Paul Kagame, the Rwandan president, has criticised world powers for "abandoning" the country to genocide in 1994, in which more than one million people were slaughtered.
The president made his comments to nearly 20,000 people on Tuesday at a ceremony marking the the 15th anniversary of the mass killings.
Kagame said of those who commanded the UN forces at the time: "They left them to be murdered. Aren't they guilty?
"We are not like those who abandoned people they had come to protect."
The ceremony was held in Nyanza, a site where thousands of people were killed four days after an attack on UN Belgian forces in the town led those troops to withdraw.
"They left even before any shot was fired. We are not cowards. They [world powers] are part of that history and the root causes of the genocide," he said.
Kagame laid a wreath as part of the ceremony and lit a torch in memory of the genocide's victims, mainly minority Tutsis and moderate Hutus killed by Hutu fighters known as the Interahamwe.
The ceremony also involved the reburial of some of the remains of those massacred in Nyanza.
Al Jazeera's Yvonne Ndege, reporting from Nyanza, said: "Many of them [those who fled to Nyanza] had come here to seek refuge and protection from a small UN mission that was based here.
"Of course, the UN eventually pulled out and at least 5,000 people met their deaths in a very brutal manner."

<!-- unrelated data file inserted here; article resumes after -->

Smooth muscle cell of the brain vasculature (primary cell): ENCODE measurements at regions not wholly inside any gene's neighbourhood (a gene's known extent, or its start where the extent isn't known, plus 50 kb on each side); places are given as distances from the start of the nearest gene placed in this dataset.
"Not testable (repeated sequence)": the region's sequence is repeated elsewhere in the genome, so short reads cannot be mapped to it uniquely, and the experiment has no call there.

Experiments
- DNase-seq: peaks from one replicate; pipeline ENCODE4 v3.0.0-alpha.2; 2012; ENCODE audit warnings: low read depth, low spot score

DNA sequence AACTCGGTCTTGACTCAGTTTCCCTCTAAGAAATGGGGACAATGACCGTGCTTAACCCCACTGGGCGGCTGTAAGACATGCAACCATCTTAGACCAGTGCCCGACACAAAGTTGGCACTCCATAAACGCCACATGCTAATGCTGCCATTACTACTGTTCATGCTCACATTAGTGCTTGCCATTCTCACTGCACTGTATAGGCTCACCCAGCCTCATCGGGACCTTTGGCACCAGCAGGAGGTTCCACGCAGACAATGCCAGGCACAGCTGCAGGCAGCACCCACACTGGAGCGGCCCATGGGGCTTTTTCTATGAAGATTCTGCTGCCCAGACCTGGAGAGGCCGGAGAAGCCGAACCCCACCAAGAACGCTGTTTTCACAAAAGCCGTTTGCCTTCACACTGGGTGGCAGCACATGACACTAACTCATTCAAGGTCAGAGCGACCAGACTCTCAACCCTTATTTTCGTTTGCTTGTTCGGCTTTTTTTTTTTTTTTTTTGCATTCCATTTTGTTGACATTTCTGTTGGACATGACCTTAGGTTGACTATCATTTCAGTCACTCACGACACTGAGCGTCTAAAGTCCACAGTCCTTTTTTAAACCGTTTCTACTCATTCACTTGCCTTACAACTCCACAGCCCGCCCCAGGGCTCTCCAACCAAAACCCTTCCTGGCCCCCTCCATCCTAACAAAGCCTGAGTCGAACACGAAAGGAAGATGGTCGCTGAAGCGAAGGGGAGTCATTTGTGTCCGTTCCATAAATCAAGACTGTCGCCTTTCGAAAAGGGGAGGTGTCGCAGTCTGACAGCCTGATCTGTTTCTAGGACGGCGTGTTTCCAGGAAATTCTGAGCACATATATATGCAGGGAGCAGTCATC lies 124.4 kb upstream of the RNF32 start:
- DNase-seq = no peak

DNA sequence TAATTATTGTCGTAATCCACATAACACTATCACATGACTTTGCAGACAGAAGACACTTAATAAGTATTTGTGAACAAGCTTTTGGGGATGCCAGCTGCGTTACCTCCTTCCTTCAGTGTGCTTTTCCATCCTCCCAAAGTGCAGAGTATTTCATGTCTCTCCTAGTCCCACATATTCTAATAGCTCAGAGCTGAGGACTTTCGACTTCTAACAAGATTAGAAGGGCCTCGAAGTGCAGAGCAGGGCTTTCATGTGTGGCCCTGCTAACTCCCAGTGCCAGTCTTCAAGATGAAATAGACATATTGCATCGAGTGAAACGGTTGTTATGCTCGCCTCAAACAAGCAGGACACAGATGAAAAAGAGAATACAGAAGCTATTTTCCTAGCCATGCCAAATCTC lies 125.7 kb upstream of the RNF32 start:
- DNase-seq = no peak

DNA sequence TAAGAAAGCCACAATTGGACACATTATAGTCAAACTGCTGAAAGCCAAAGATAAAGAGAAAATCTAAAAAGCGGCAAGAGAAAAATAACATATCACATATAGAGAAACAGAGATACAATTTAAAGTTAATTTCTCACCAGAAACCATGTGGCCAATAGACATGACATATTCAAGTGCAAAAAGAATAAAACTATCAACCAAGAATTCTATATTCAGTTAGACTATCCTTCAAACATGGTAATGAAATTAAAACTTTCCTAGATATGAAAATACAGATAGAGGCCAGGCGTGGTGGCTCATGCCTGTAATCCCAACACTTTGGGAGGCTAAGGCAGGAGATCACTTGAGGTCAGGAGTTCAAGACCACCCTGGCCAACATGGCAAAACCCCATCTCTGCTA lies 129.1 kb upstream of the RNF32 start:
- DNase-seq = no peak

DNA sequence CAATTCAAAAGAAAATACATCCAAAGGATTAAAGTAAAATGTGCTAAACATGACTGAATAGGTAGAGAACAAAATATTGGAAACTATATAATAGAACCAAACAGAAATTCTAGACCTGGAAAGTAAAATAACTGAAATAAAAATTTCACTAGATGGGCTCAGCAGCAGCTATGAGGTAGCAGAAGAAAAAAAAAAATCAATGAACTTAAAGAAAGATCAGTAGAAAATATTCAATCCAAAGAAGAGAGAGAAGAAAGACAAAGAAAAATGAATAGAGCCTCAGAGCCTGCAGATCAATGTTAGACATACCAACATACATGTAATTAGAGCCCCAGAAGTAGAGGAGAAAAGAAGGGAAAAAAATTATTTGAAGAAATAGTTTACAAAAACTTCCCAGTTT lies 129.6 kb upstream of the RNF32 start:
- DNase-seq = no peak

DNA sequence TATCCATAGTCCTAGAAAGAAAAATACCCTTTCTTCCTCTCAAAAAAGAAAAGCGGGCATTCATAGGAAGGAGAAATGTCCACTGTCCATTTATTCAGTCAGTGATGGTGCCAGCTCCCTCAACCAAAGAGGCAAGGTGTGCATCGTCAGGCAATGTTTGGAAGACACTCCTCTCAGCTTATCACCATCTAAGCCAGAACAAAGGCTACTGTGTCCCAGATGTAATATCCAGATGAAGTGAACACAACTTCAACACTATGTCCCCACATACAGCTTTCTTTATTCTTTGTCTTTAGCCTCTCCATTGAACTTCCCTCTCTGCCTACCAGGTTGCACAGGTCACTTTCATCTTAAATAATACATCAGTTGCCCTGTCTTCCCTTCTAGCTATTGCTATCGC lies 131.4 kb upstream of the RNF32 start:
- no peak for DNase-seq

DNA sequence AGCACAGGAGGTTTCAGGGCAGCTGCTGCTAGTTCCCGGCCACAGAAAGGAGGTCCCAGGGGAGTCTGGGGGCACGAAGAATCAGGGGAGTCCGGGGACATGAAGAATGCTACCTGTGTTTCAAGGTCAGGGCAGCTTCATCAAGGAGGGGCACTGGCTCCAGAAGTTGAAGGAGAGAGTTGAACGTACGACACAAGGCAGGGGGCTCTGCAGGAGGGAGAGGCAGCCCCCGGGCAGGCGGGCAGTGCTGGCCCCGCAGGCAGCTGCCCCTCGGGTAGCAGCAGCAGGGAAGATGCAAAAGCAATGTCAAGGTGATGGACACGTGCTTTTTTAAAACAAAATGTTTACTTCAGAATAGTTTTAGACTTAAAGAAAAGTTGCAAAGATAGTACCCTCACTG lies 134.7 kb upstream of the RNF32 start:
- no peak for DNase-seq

Benoit Kaboyi, the executive secretary of Ibuka, a genocide survivors' organisation, said: "Nyanza marks the failure of the international community. It is the failure of humanity as a whole."
Kigali has repeatedly accused world powers of not doing enough to hunt down the perpetrators of the genocide, many of whom remain at large in countries such as France, Belgium, Canada, Kenya and the Democratic Republic of Congo.
Rwanda has also criticised nations, particularly France, of failing to acknowledge their role in allowing the killings.
Latest figures released by the UN and Rwanda's government say that at least 1.2 million people were killed in the genocide.
The beginning of the genocide was signalled in April 1994, when a plane carrying Juvenal Habyarimana, the former Rwandan president, and Cyprien Ntaryamira, his Burundian counterpart, was shot down.
The killings of minority Tutsis and moderate Hutus by Interahamwe fighters continued over the next 100 days.
The genocide remains a source of tension, with some survivors saying they are targets for intimidation by their former foes and Hutus complaining of marginalisation by Kagame's government.
Rwanda's criminal investigations department has said that 2,178 cases of murder, torture and intimidation of genocide survivors had been recorded since 2007.
|The genocide has consequences that are
still being felt today [AP]
Following the genocide, the UN established an International Criminal Tribunal, based in Tanzania, to try those charged with responsibility for the killings.
But many feel the court, which has tried only 44 people at a cost of more than $1bn, has made little progress.
Many people in Rwanda have instead put their faith in traditional courts.
"In many ways, the tribunal is about trying to get the international community to take responsibility for what happened in the genocide and for the fact that they had previous information that a genocide was being planned," Ndege said.
"Rwanda is definitely on the road to healing, and traditional courts have brought along tremendous reconciliation among the Rwandan people but there is still a lot of public anger about the inaction of the international community and the UN who ignored what was happening."
Rwanda launched the "one dollar campaign" on Saturday, which aims to raise funds to provide housing for children who were orphaned by the genocide.